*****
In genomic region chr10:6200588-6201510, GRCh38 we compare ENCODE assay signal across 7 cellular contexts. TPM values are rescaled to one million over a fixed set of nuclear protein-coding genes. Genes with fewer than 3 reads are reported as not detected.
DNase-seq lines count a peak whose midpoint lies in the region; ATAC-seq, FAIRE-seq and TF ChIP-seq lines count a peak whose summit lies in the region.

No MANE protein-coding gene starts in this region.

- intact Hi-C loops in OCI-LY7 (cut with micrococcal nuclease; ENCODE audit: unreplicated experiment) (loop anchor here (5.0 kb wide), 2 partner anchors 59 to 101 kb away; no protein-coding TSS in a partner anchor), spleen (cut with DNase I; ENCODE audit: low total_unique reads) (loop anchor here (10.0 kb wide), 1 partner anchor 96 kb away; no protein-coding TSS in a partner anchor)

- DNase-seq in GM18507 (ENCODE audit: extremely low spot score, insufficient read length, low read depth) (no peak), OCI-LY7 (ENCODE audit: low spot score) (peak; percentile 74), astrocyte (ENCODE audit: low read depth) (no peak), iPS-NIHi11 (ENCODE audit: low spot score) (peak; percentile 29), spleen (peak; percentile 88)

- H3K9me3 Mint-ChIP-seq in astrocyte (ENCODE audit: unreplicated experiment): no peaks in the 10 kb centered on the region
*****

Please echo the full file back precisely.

In genomic region chr10:6200588-6201510, GRCh38 we compare ENCODE assay signal across 7 cellular contexts. TPM values are rescaled to one million over a fixed set of nuclear protein-coding genes. Genes with fewer than 3 reads are reported as not detected.
DNase-seq lines count a peak whose midpoint lies in the region; ATAC-seq, FAIRE-seq and TF ChIP-seq lines count a peak whose summit lies in the region.

No MANE protein-coding gene starts in this region.

- intact Hi-C loops in OCI-LY7 (cut with micrococcal nuclease; ENCODE audit: unreplicated experiment) (loop anchor here (5.0 kb wide), 2 partner anchors 59 to 101 kb away; no protein-coding TSS in a partner anchor), spleen (cut with DNase I; ENCODE audit: low total_unique reads) (loop anchor here (10.0 kb wide), 1 partner anchor 96 kb away; no protein-coding TSS in a partner anchor)

- DNase-seq in GM18507 (ENCODE audit: extremely low spot score, insufficient read length, low read depth) (no peak), OCI-LY7 (ENCODE audit: low spot score) (peak; percentile 74), astrocyte (ENCODE audit: low read depth) (no peak), iPS-NIHi11 (ENCODE audit: low spot score) (peak; percentile 29), spleen (peak; percentile 88)

- H3K9me3 Mint-ChIP-seq in astrocyte (ENCODE audit: unreplicated experiment): no peaks in the 10 kb centered on the region